March 1, 2020
In the morning we left Bernal and headed to El Geiser, a hot springs waterpark just over an hour’s drive away. On the way there we ran into a large number of Topos or speed bumps which can be up to a foot high. In the US speed bumps are normally found on small residential streets to keep the speed down. In Mexico they have speed bumps on two lane highways. We would happily driving along at 65 miles an hour and suddenly there will be a sign for a topos 400 feet ahead. On smaller single lane in each direction country roads with a speed limit of 50 miles an hour we would come upon topos in the middle of nowhere with no warning signage. Some of the topos would have yellow paint on them, some were completely unmarked and very hard to see. We hit more than a few at higher speeds sending things in the Rover flying. Considering that Rover is made primarily of wood and Styrofoam we don’t like bumps. Topos are also everywhere in Mexican towns, often completely unmarked.
Before we came to Mexico we had been warned many times to avoid driving at night in Mexico. We now see that this is excellent advice, not for safety but because of the random speed bumps. They are often barely visible during bright daylight and would be downright dangerous at night. The narrow streets in many Mexican towns would also be a nightmare in the dark.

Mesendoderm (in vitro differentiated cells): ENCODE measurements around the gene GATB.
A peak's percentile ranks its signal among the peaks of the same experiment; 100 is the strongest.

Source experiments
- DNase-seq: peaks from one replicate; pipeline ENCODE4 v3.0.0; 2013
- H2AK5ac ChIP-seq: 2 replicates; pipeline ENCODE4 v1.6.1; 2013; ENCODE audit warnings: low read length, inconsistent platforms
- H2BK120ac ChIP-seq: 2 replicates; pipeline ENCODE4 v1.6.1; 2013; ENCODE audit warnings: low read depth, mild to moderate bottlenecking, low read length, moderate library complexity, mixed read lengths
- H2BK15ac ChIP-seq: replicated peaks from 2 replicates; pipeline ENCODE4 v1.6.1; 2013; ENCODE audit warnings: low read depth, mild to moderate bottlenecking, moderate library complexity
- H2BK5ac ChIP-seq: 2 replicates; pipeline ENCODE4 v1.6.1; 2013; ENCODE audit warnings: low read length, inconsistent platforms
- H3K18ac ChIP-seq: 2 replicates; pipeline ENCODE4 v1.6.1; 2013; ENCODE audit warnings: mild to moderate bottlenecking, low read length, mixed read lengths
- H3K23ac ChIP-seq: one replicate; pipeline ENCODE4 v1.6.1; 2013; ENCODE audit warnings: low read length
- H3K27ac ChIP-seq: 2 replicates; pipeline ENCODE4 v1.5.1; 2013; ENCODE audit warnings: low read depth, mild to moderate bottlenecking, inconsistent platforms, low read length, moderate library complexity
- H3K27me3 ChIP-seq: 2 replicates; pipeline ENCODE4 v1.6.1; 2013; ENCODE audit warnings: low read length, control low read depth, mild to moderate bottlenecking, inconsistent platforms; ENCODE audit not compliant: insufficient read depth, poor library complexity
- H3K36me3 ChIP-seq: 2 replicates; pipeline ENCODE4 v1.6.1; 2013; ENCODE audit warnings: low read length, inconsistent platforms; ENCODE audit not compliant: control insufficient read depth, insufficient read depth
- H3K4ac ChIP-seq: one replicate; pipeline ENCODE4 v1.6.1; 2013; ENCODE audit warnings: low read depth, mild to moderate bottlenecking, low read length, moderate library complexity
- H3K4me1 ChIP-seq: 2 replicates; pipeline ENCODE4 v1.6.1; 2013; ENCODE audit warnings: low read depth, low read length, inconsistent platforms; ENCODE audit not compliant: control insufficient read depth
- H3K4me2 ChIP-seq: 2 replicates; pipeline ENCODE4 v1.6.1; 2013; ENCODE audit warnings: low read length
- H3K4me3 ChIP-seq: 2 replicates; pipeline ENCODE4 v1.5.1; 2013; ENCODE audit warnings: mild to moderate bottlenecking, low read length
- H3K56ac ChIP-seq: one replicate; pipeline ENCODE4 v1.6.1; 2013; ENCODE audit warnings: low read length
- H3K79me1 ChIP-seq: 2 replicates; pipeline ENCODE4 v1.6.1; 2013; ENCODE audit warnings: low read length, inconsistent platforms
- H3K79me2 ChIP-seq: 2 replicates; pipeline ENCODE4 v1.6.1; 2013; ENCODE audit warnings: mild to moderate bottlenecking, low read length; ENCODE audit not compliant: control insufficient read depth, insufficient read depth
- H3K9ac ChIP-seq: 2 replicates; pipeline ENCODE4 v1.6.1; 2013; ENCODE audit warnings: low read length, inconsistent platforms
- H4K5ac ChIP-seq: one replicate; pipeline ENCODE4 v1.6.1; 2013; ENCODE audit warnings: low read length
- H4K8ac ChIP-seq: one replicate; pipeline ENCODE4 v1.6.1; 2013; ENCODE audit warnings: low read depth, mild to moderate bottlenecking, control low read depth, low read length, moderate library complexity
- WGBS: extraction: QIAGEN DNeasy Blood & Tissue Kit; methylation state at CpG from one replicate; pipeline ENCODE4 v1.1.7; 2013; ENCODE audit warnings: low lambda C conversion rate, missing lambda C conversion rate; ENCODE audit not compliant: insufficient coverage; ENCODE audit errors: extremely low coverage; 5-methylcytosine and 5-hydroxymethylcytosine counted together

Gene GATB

We manage to get to El Geiser safety, parked in their large dirt parking lot and hurried to change into our swimsuits and sunscreen. El Geiser is a waterpark fed by a naturally occurring volcanic hot spring that comes out steaming hot from a set of large pipes. The hot mineral water smells faintly of sulfur and is fed to dozens of pools throughout the complex.
We paid our 120 peso per person entrance fee and headed to the nearest pool. There were a lot of people around but it was not overly crowded. The visitors consisted almost all local Mexican families with not a single English word spoken. El Geiser allowed camping on site so there were many tents pitched around the facility even on a Sunday.
There were a lot of pools and the water in them ranged from warm to hot. None of them were deep, with the deepest about 5 feet and most of them less than 3 feet. Several of the pools had small waterslides so it was perfect for kids. Going up the mountain there were a number of large hot tub sized pools for soaking.
The most interesting feature though were the two huge pipes spewing steam and hot mineral water. You could go near the outlet of the pipes and get a natural volcanic thermal steam bath. Holly particularly enjoyed this unique feature. We spent the entire day there enjoying the pools before showing and retiring to Rover. For a better idea of what this place looks like, just look up El Geiser, Mexico on Youtube.